When people ask, “how do technology and the internet help you to do what you do?”, I usually find myself going down the usual route and say “well, I do a lot of my research online, and technology helps me to connect to people and reach out…” blablabla … but I only recently went beyond my existing tools of skype calls/meetings (which I do for supervision), the good old email, and the occasional online course: vlogging software meets academia!
Gtalked about the day after phenomenon from the outside perspective – I thought I’d add mine and how it feels to be in it.
The day after – in non-medical terms obviously, in medical terms it’s called post fatigue or post exercise malaise. A combination of words that always invokes the image of a fragile women in a regency dress lying on a chaiselongue with a damp cloth over her eyes. (something like that, plus the damp cloth, don’t ask about the visual…)
The day after always hits after an exiting day, no matter what you do, whether you did well or not, whether you wasted time or energy or used it well. Specifics don’t matter. You did something that drains your energy levels way below the allowed level, so you will pay for it. There is no escape, no bargain you can strike. Obviously, you will feel a lot better (mentally and emotionally) if you did something you feel was worthwhile rather than not.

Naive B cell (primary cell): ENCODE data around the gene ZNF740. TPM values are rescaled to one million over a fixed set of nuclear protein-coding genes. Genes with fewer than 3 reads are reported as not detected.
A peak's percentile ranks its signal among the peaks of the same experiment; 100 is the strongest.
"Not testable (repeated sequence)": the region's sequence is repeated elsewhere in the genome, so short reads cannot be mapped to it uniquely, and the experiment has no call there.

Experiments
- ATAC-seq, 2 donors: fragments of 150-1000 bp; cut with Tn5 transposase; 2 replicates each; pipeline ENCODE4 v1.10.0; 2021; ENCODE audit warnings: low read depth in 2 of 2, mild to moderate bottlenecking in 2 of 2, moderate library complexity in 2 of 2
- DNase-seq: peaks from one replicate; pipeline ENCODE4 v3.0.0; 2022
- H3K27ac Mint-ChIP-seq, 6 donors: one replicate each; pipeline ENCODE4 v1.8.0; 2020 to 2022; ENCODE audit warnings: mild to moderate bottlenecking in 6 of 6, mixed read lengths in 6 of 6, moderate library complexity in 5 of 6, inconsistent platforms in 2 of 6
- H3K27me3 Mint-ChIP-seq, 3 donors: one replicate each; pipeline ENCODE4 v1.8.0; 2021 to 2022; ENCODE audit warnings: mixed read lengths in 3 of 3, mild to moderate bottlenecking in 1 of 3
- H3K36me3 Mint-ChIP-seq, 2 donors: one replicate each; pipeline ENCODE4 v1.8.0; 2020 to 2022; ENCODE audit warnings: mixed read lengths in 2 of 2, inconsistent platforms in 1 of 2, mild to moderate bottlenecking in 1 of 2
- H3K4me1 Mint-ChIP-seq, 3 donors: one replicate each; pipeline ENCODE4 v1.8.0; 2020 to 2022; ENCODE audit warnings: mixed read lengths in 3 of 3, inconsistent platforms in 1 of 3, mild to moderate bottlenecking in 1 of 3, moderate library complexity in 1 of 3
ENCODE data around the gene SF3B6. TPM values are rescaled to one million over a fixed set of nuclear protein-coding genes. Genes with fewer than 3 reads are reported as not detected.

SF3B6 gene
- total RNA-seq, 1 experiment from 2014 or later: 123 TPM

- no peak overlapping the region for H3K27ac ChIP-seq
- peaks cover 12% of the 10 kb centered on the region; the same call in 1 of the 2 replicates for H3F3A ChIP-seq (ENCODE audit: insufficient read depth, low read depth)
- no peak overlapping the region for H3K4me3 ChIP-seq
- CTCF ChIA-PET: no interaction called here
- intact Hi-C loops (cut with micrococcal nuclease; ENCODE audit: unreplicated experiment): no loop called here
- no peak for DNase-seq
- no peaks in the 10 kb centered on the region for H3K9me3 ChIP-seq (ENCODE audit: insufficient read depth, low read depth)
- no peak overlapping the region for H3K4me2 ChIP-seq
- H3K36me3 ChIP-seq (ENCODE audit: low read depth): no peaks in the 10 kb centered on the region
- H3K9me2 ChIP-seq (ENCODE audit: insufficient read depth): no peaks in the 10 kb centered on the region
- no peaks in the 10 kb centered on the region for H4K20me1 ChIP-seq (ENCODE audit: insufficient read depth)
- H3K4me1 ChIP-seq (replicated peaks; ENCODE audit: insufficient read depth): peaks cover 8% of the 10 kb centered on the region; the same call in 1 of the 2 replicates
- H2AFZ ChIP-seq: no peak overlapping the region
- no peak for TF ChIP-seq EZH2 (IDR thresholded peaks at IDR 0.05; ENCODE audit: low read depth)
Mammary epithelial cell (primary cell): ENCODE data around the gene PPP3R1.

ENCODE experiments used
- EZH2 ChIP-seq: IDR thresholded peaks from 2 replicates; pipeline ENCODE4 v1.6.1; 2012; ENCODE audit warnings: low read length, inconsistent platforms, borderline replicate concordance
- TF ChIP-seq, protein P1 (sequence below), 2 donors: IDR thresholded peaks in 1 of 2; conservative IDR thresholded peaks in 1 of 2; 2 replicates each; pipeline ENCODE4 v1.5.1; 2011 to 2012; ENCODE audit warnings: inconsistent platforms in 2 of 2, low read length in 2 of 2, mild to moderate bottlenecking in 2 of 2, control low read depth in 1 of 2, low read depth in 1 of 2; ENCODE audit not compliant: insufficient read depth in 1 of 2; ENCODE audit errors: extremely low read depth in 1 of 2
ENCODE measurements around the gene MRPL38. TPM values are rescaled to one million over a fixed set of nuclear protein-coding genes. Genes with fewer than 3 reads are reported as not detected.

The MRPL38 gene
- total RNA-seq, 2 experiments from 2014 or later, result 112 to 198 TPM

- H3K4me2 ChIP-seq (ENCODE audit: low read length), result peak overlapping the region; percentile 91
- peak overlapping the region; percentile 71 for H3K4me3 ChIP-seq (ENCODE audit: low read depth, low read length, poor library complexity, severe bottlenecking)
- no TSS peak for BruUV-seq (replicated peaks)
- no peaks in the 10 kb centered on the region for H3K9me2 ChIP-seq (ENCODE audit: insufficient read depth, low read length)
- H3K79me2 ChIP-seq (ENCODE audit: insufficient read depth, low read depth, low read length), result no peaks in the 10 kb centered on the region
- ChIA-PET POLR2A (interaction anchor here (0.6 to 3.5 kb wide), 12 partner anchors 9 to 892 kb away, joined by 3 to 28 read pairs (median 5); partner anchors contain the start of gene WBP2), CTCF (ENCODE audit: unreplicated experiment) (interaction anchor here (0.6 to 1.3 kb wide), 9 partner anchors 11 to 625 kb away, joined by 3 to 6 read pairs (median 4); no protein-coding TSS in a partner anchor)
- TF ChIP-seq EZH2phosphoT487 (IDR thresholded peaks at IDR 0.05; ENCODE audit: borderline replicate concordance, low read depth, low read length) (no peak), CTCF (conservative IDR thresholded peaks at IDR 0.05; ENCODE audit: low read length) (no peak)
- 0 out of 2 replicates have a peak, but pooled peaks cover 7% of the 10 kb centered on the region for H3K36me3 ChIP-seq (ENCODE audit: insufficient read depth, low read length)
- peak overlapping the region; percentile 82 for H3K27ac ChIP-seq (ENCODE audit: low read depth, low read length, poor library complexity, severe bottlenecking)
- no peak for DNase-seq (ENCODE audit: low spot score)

Meet the gang
Hello, we’re two expat friends (aka Tournesol and Tigerduck) and a dog (Micro-the-Dog, aka “the boss”). After living in London for 18 and 16 years respectively (or 5 years in the case of Micro), we’ve just made a leap of faith back across the channel and are building a new life in Munich. Thank you for reading our musings about the world, life, living with CFIDS/ME, music, crafts, dogs and other observations.
Singer, PhD student in psychology & living with chronic illness; 50% of dots&yarn. Huc coeamus!